A common cause of scleredema is a strep infection. Other causes could be diabetes or abnormal levels of immunoglobulin in the blood. So the doctor immediately tested me for strep, which meant more blood tests. The simple mouth swab test came back negative, but the blood test results came back a week later and confirmed it. Scleredema, from my limited understanding, is a very rare condition resulting from the body's abnormal reaction and excessive deposit of collagen within the affected tissues, thereby causing thickened skin and tightness. From my online research, I have read somewhere that there are only about three hundred or so documented cases of this condition.
I have to this day been very curious and confused that after all of the blood work done, they never checked for any type of infection. Nonetheless, my new doctor said I need to start a years worth of penicillin injections (Bicillin) which meant that every twenty eight days I get two big shots, one in each butt cheek. Within two weeks I felt much better. After about four or five months, I seem to be going through a cycle. That is that I'll feel good for the first couple of weeks, and then go backwards again. The doctor said not to worry and that it would get better soon.
By mid-February 2007, I was still taking Bicillin injections with a couple of more blood tests in-between to see if the strep had gone away yet. A month later the doctor then suggested I take another stronger antibiotic called Rifampin. A couple of days later I started to get really sick and stopped taking the stuff. The doctor then put me on Prednisone for a couple of weeks, then started up the Rifampin again, this time with no side-effects. In June, the doctor suggested I stop with the Rifampin and Bicillin and substitute with Azithromycin and Plaquenil.
In September, there was still no change and the doctor suggested I swap out the Azithromycin with Methotrexate. Over the last year and a half, my general overall condition had not changed and I was so beat down with the whole thing. During the course of the last year, my new rheumatologist had discussions with the local infectious disease doctor, but I had not met with him personally myself. I decided it was time to meet him. In late September, after meeting with this new doctor, he was surprised to hear that I had never taken the simple standard oral dose Penicillin (or Amoxicillin) and thought it wouldn't hurt to try. So I did.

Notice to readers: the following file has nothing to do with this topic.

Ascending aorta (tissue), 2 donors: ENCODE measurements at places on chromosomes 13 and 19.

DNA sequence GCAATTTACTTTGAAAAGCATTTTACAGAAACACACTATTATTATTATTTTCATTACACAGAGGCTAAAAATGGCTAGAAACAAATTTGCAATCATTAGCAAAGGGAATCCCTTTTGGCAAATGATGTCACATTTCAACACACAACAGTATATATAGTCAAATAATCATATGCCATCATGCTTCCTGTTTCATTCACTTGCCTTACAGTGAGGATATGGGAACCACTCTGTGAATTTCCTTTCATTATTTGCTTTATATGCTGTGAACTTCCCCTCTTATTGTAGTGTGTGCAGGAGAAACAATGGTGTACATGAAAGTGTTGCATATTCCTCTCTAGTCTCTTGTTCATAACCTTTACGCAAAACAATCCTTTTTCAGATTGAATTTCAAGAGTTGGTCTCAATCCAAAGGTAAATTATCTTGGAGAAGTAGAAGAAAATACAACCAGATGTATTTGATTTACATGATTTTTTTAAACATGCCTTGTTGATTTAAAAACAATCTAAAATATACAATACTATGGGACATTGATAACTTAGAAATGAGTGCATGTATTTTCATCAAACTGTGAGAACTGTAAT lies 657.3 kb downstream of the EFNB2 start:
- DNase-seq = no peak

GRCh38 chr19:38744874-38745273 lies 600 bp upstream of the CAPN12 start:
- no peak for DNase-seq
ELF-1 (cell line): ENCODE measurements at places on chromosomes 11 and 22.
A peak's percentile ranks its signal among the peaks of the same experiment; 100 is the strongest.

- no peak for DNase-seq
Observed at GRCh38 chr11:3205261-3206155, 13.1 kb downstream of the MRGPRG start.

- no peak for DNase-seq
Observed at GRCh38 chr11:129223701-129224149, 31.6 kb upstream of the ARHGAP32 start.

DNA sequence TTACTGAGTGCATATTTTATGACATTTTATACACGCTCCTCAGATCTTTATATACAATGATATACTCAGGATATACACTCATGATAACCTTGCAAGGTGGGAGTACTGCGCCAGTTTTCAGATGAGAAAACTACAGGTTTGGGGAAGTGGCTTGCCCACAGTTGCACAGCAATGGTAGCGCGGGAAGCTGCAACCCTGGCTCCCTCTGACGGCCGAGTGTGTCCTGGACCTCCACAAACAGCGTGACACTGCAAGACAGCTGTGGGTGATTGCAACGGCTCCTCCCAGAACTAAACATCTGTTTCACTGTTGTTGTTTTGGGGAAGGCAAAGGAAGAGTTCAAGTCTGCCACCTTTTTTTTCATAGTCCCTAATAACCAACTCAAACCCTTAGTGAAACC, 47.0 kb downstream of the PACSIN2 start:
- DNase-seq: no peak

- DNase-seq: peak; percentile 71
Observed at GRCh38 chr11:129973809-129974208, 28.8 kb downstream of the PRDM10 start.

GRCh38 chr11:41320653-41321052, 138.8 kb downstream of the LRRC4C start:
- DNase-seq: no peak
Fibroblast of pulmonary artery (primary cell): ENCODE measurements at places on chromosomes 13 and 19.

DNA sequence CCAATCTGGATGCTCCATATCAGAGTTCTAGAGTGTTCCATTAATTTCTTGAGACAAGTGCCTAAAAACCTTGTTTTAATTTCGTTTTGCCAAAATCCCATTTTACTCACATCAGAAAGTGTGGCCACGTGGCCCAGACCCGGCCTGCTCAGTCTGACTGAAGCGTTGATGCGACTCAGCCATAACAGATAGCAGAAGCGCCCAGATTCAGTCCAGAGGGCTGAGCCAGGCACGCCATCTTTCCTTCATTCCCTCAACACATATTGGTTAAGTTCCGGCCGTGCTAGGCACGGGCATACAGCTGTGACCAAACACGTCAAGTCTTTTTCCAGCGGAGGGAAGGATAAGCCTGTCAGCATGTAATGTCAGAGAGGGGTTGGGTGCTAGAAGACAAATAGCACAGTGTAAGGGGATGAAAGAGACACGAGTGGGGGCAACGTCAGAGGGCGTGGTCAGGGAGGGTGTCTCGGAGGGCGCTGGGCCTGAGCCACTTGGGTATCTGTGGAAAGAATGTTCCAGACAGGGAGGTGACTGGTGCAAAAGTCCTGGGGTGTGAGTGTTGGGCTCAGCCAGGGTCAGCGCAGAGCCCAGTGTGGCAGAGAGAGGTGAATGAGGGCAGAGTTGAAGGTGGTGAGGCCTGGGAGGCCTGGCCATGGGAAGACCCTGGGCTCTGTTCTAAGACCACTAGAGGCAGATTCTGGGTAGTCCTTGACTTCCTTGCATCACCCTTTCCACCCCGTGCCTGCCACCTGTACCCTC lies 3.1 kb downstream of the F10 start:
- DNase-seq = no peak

By October, the tingly feeling was pretty much gone, but I still had the tight stiff feeling in my skin. In January I had more blood tests done and discovered that the strep had basically gone away! Things were definitely feeling better by this time. I felt like I was about 80% back to normal, but it was just the tightness in my skin that wouldn't go away.
In May of 2008, I was approved for, and started Narrowband UVB treatment. Two months later I was told that five minutes of this treatment was approximately equal to fifteen minutes of laying out in the sun. So I thought natural sunlight was better for me and stopped with the UVB.
Today, September 28th, 2008, as I am writing this, I continue to feel better, slowly but surely and my “recovery” is consistent with the research that says the symptoms typically go away after about one year or so. Part of me thinks that there will always be a little residual effect and tightness in my skin, but I am still much better off than I was. I am also extremely lucky that I was able to not only find an accurate diagnosis, but also receive effective treatment. Today, I do my best to do cardio-exercise and think that the extra blood circulation will help over time. I have written this in the hopes that someone who is unlucky enough to have this condition is lucky enough to read this and get the help they need.
Story edited 10-02-08 JTD
Story posted 10-07-08 SLE
Story Artist: Shelley Ensz
Story Editor: Judith Thompson Devlin
Difficult Diagnosis Stories
Medical: Diseases and Symptoms
Scleroderma Experts (Worldwide)
Symptoms of Systemic Scleroderma
Types of Scleroderma
What is Scleroderma?
SCLERO.ORG is the world leader for trustworthy research, support, education and awareness for scleroderma and related illnesses, such as pulmonary hypertension. We are a service of the nonprofit International Scleroderma Network (ISN), which is a 501(c)(3) U.S.-based public charitable foundation, established in 2002. Meet Our Team, or Volunteer. Donations may also be mailed to: